[FFmpeg-devel] [PATCHv2] lavc/cbrt_tablegen: speed up tablegen
Ganesh Ajjanagadde
gajjanag at mit.edu
Tue Jan 5 19:46:52 CET 2016
On Tue, Jan 5, 2016 at 10:10 AM, Daniel Serpell <dserpell at gmail.com> wrote:
> Hi!,
>
> El Tue, Jan 05, 2016 at 08:08:35AM -0800, Ganesh Ajjanagadde escribio:
>> On Tue, Jan 5, 2016 at 7:44 AM, Daniel Serpell <dserpell at gmail.com> wrote:
>> > Hi!,
>> >
>> > El Mon, Jan 04, 2016 at 06:33:59PM -0800, Ganesh Ajjanagadde escribio:
>> >> This exploits an approach based on the sieve of Eratosthenes, a popular
>> >> method for generating prime numbers.
>> >>
>> >> Tables are identical to previous ones.
>> >>
>> >> Tested with FATE with/without --enable-hardcoded-tables.
>> >>
>> >> Sample benchmark (Haswell, GNU/Linux+gcc):
>> >> prev:
>> >> 7860100 decicycles in cbrt_tableinit, 1 runs, 0 skips
>> >> 7777490 decicycles in cbrt_tableinit, 2 runs, 0 skips
>> >> [...]
>> >> 7582339 decicycles in cbrt_tableinit, 256 runs, 0 skips
>> >> 7563556 decicycles in cbrt_tableinit, 512 runs, 0 skips
>> >>
>> >> new:
>> >> 2099480 decicycles in cbrt_tableinit, 1 runs, 0 skips
>> >> 2044470 decicycles in cbrt_tableinit, 2 runs, 0 skips
>> >> [...]
>> >> 1796544 decicycles in cbrt_tableinit, 256 runs, 0 skips
>> >> 1791631 decicycles in cbrt_tableinit, 512 runs, 0 skips
>> >>
>> >
>> > See attached code, function "test1", based on an approximation of:
>> >
>> > (i+1)^(1/3) ~= i^(1/3) * ( 1 + 1/(3i) - 1/(9i) + 5/(81i) - .... )
>>
>> I assume 1/(3i), 1/(9i^2), etc obtained via a Taylor series at x = 0.
>>
>
> Yes, more specifically (in wxmaxima):
>
> (%i1) at( taylor((i+x)^(1/3)/i^(1/3), x, 0, 6) , x=1 );
>
> 1 1 5 10 22 154
> (%o1) 1 + --- - ---- + ----- - ------ + ------ - -------
> 3 i 2 3 4 5 6
> 9 i 81 i 243 i 729 i 6561 i
>
>
> I noticed that if you do a change of variable, the series simplifies:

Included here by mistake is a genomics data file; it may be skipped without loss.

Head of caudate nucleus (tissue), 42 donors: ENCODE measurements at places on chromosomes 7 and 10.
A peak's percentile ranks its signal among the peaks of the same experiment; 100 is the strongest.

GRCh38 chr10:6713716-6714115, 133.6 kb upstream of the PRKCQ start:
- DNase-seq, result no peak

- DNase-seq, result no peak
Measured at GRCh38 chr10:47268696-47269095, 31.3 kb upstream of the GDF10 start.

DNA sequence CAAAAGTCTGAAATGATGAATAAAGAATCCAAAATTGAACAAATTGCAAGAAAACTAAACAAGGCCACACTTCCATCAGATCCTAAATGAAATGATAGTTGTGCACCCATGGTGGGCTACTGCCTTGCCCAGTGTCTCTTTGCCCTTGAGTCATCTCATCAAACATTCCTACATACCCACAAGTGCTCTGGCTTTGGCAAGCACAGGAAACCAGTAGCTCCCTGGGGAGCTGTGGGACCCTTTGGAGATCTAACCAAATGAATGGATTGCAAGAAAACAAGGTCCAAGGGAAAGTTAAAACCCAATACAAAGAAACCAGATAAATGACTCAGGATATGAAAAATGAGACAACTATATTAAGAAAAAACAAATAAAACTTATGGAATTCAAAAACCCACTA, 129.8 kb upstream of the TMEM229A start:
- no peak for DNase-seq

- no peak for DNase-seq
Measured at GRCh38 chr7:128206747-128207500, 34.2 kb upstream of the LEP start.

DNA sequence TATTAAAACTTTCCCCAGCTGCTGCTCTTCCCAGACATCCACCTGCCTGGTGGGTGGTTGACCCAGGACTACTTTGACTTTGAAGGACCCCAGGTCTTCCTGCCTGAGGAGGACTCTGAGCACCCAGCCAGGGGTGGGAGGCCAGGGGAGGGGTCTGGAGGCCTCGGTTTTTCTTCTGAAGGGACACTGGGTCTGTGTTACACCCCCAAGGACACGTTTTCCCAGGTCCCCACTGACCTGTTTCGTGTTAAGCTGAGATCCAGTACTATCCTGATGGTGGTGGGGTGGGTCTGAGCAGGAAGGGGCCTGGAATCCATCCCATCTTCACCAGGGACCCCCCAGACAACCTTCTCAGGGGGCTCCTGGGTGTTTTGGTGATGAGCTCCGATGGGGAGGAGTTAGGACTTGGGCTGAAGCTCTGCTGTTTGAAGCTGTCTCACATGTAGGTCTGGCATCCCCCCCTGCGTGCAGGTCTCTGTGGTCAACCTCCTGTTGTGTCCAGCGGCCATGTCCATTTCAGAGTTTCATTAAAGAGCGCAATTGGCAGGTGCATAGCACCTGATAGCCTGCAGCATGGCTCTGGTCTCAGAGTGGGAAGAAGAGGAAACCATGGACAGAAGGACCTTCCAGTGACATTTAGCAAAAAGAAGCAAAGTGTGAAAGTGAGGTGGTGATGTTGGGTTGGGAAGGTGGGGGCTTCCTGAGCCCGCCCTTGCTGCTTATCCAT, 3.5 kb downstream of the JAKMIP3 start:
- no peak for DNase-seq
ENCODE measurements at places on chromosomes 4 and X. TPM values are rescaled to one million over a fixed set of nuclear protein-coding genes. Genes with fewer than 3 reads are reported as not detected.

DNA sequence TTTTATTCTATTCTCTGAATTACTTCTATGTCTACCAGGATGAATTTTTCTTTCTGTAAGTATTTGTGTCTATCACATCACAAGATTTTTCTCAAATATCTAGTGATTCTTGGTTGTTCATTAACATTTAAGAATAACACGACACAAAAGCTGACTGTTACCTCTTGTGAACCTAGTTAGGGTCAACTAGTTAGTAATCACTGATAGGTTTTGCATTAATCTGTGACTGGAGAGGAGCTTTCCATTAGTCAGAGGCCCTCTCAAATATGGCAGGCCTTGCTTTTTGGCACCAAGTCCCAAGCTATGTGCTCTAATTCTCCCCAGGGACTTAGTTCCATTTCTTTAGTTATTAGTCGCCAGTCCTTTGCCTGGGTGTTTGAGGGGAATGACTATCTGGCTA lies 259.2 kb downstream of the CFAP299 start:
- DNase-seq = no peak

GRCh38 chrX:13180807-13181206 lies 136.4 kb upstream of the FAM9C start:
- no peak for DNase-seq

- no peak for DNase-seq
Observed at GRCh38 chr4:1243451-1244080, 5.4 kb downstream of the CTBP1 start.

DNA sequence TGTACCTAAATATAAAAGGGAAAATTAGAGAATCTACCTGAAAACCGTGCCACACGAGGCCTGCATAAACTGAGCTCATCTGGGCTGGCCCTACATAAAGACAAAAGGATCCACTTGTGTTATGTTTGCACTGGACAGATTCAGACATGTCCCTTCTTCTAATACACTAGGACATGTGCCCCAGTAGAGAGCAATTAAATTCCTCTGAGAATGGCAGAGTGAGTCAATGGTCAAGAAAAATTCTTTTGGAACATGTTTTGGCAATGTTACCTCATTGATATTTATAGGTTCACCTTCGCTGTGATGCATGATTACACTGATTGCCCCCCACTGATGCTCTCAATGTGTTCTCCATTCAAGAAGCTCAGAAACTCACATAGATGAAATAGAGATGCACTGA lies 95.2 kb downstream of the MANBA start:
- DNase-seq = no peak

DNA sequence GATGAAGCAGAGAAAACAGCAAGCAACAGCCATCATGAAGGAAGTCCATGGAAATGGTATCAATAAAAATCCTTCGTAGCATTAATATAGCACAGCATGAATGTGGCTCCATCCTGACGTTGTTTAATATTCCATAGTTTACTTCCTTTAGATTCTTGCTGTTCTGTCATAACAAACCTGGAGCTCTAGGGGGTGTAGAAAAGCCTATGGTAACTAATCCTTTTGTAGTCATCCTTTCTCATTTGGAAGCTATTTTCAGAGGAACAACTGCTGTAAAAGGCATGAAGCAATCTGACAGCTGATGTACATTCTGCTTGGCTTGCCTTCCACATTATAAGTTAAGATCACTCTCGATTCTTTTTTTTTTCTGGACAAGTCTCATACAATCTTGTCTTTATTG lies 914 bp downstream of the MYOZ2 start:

>
> (%i2) at( taylor((i+x)^(1/3)/i^(1/3), x, 0, 6) , [ x=1, i = (1/3)/j ] );
>
> 6 5 4 3
> 154 j 22 j 10 j 5 j 2
> (%o2) (- ------) + ----- - ----- + ---- - j + j + 1
> 9 3 3 3
>
>> >
>> > Generated values are the same as original floats (max error in double
>> > is < 4*10^-10), it is faster (and I think, simpler) than your version.
>>
>> Had thought of these ideas, but did not examine as I was a little
>> concerned about accuracy. Thanks, will give it a spin. Or
>> alternatively, you can submit a patch since you put it into action.
>>
>
> Best if you make the patch, as you can test the speed in your same setup.
Ok, I will still make you the author though.
>
>> Alternatively, one could directly expand the series for (i+1)^(4/3).
>
> Yes, but the first two coefficients are not 1 anymore, so it needs one
> more multiplication, canceling the advantage:
>
> (%i3) at( taylor((i+x)^(4/3)/i^(4/3), x, 0, 6) , [ x=1, i = (4/3)/j ] );
>
> 6 5 4 3 2
> 11 j j 5 j j j
> (%o3) ----- - --- + ---- - -- + -- + j + 1
> 9216 384 768 48 8
Ok, thanks.
>
>
>> And it may be possible to tighten the number of terms needed by
>> expanding not about x = 0, but x = i to get i+1. Or fancier polynomial
>> approximations can be used. Have you tried these?
>
> I think that this is what I'm already doing. As I said, the slowest part
> is the first division ( r = (1.0/3.0) / i ), and I can't think of any way
> to avoid it.
I meant Chebyshev approximation obtained e.g via Remez; it may allow
shaving the degree by one, but I can't think of a simple way to get
rid of the divide. Also, coefficients will likely not be 1 anymore for
leading terms.
>
> I altered the last constants to reduce the error, but stopped trying after
> getting better than 10^-10 absolute error, that is higher than the
> precision of a float.
This is the main thing I slightly did not like: the perturbations are
not documented and they were done in an ad-hoc way. Overall though,
good work! Will do some more testing and post a patch tonight.
>
> Daniel.
>
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